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Eric King, NBC 5 News
Investigators are painting and making off lines for the walls of each building at the West Fertilizer Co., to compare the crater to the outline of the plant.
Almost a month into their review of the deadly blast at a Texas fertilizer plant, investigators are hoping to draw a picture from the air of how the plant looked before the explosion and compare it to the 93-foot-wide crater that's there now.
They'll paint and mark off lines for the walls of each building at West Fertilizer, where an April 17 explosion killed at least 14 people. Then, they'll fly overhead to compare the lines to the crater.
"At the end, we're going to be able to look back down from an aerial view and say, 'OK, here's where our building was,' in reference to where the crater was," said Brian Hoback, a national response team supervisor for the federal Bureau of Alcohol, Tobacco, Firearms and Explosives.
That process will occur as investigators try to reconstruct whatever they can of the plant -- from electrical wires to pieces of walls -- in hopes of nailing down how ammonium nitrate detonated in a blast that sent debris flying through ceilings blocks away and registered as a small earthquake.
Their work has taken longer than expected, causing some frustration as people continue to wait for answers. After saying they might finish this week, officials now say they'll need more time and are asking for patience.
"We're not going to leave anything unturned on the scene, and there just happened to be more that needed to be turned," assistant state fire marshal Kelly Kistner said. "That's all there is to it."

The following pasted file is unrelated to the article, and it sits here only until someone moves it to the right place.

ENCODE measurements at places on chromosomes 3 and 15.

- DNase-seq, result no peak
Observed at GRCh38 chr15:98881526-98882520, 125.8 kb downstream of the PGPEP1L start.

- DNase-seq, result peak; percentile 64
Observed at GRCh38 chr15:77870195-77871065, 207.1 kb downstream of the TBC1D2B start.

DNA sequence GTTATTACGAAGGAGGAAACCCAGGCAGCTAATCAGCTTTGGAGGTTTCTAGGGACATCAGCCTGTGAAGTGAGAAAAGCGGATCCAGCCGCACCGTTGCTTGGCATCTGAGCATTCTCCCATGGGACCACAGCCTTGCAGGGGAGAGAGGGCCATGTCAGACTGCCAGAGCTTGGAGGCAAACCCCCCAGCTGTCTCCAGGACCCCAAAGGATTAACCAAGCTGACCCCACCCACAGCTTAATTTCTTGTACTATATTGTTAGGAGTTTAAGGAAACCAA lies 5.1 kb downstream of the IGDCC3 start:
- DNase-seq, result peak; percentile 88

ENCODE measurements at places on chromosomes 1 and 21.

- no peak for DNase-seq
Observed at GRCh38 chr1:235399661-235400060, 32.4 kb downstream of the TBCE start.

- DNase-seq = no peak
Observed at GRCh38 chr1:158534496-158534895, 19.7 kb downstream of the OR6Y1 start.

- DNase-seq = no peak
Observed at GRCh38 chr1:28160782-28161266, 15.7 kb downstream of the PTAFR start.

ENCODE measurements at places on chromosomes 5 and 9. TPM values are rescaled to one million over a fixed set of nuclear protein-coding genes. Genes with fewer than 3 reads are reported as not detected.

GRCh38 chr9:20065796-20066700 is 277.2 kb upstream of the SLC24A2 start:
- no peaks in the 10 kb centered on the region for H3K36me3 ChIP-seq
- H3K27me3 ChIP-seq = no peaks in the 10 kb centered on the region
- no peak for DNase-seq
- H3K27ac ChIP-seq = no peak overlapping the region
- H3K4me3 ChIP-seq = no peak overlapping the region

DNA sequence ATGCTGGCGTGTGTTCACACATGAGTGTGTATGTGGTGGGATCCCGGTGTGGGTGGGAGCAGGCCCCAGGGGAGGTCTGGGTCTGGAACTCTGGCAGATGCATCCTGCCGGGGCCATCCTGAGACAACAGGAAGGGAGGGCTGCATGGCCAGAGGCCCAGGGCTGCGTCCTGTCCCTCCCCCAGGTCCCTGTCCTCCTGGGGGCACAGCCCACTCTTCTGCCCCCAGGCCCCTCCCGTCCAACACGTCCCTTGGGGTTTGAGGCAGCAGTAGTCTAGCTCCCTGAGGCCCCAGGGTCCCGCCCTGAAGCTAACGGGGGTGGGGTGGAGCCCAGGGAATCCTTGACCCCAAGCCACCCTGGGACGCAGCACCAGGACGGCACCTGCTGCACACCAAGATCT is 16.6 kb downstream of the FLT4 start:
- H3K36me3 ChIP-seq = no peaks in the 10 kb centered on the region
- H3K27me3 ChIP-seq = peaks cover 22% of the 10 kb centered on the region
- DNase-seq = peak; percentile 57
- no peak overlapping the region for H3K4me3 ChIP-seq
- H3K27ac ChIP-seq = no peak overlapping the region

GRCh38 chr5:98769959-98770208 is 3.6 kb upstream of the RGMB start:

State and federal workers have sorted through much of the debris with rakes, shovels and by hand. The material they considered to be possible evidence was stacked atop blue tarps -- "boneyards" -- scattered over the site. The rest of the debris was trucked away.
A site that was covered in twisted metal and planks of wood last week had been cleared in most parts by Tuesday.
They had also slightly expanded the wall of one building rebuilt through pieces of debris and were planning to re-position power lines in their original locations on the site.
"We're not talking about a 100 percent reconstruction. You can't do that, especially at this site. That's not going to happen," Hoback said. "But what you try to do is you try to reconstruct those things that are important to you in terms of origin and cause."
While the fire marshal's office said this week that stores of ammonium nitrate exploded, officials said they still didn't know what caused it to detonate or what caused the fire beforehand. The explosion occurred about 20 minutes after authorities were alerted to the fire.
"The No. 1 issue that we're trying to resolve right now is, where did the fire start and how did the fire start?" Kristner said.
Kistner laid out four possible factors, any one of which could have caused the ammonium nitrate to explode: heat, possibly from the fire; a physical shock to the chemical; an issue with how it was contained or stored; and contamination.
"So at this point, we all know we had a fire and we had heat, right?" Kistner said. "If we look at the shock, the containment and the contamination, those are things we're still looking at and still investigating."
Officials still are investigating how much ammonium nitrate was on site and whether any other chemicals were involved.
The large crater left in the blast has been mapped, excavated with heavy equipment and raked through by investigators, Hoback said. It could provide clues to how much ammonium nitrate was on site and other details of the blast, officials have said.
"We're looking for artifacts of the building, our cause, and our origin," Hoback said.
NBC 5's Eric King contributed to this report.